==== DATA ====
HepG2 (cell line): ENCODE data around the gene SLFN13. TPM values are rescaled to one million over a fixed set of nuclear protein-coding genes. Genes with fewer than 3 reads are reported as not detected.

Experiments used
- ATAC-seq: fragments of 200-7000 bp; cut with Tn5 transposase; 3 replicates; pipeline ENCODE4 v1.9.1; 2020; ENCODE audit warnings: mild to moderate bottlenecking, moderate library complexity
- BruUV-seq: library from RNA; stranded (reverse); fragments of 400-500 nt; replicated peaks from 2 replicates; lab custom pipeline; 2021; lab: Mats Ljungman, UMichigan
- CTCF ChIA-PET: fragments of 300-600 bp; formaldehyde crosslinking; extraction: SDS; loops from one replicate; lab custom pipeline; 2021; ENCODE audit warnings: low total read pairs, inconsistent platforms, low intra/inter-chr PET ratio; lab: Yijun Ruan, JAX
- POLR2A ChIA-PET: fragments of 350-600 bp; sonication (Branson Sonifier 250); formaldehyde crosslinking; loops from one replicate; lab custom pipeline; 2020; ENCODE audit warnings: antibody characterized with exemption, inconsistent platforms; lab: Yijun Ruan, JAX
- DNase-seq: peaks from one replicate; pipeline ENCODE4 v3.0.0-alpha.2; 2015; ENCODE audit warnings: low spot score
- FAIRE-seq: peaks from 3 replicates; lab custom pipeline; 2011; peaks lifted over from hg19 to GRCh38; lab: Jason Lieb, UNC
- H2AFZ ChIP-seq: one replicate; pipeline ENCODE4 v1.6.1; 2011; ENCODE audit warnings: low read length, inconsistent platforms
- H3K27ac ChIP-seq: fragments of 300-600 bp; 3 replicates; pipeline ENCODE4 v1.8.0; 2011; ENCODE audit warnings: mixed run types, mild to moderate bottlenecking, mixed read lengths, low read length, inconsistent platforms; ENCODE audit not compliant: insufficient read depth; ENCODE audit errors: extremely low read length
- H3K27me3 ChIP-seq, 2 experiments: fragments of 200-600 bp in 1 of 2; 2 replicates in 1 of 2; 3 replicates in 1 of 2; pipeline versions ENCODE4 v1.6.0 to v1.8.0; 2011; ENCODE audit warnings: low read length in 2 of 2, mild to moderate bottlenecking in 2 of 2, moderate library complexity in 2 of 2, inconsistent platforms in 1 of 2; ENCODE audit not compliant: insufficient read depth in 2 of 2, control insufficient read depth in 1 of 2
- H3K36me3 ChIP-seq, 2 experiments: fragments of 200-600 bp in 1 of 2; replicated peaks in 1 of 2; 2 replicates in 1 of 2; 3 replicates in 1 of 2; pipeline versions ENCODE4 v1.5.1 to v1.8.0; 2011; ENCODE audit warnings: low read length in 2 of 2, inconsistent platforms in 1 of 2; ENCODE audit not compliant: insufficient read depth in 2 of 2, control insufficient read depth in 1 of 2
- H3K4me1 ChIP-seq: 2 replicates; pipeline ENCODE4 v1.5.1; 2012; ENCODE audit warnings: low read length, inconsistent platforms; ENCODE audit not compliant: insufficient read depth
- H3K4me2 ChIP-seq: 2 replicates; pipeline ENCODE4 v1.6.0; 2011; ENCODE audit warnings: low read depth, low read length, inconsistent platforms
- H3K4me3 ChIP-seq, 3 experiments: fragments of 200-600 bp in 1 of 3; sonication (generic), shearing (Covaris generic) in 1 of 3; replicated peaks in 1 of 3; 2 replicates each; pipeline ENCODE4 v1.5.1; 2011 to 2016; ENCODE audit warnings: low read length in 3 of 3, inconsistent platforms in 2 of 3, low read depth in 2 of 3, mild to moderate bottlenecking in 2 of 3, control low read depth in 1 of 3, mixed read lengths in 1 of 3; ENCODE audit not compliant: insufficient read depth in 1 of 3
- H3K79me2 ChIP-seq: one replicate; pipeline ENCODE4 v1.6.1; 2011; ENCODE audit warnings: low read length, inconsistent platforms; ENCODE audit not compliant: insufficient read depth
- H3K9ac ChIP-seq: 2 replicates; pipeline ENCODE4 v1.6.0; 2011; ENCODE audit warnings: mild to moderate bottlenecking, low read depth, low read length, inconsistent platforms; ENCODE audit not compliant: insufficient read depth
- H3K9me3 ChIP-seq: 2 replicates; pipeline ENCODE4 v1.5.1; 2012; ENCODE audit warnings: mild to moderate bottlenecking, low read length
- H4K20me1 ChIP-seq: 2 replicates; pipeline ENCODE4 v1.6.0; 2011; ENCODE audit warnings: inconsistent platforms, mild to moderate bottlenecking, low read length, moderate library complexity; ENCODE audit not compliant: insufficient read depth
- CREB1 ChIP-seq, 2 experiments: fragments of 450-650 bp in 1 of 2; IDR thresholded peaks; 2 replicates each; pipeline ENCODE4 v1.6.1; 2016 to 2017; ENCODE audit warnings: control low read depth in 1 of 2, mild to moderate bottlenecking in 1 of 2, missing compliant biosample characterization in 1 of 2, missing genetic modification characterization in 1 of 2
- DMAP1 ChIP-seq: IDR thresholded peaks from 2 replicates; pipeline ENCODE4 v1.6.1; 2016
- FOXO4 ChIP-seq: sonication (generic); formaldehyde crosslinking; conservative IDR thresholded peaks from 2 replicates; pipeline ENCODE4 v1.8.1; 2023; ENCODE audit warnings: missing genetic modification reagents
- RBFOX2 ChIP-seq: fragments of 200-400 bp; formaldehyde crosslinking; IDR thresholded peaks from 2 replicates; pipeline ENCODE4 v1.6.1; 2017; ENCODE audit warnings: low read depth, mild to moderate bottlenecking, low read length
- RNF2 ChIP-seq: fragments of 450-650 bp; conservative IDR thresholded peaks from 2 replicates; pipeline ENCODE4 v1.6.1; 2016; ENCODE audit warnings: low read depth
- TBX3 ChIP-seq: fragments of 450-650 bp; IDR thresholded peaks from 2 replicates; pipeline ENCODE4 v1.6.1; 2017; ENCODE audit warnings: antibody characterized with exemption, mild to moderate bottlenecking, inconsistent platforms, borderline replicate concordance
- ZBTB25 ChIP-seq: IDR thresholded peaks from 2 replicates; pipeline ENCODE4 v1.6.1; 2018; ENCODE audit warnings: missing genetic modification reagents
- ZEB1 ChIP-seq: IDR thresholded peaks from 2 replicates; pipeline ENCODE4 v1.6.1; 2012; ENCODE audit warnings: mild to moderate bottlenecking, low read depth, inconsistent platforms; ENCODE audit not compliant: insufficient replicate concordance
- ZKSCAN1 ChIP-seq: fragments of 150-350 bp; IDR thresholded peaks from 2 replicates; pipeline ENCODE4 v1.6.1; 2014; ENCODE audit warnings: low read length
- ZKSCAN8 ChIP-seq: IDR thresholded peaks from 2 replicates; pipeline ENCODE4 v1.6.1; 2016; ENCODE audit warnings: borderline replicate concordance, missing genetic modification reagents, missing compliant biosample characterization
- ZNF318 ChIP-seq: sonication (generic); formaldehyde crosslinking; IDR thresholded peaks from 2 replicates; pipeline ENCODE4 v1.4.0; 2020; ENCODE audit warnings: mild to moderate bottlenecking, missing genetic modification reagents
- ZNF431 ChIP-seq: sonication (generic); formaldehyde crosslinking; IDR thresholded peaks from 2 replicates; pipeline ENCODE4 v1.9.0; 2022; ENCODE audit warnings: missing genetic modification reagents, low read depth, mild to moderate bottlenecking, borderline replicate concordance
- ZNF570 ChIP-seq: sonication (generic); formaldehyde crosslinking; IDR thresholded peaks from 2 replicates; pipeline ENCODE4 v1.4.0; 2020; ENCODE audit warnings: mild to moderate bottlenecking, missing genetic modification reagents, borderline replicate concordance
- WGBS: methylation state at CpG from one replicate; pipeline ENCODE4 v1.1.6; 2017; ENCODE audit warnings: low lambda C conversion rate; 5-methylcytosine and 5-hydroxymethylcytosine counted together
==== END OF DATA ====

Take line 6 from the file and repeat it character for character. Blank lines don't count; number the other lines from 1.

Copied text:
- POLR2A ChIA-PET: fragments of 350-600 bp; sonication (Branson Sonifier 250); formaldehyde crosslinking; loops from one replicate; lab custom pipeline; 2020; ENCODE audit warnings: antibody characterized with exemption, inconsistent platforms; lab: Yijun Ruan, JAX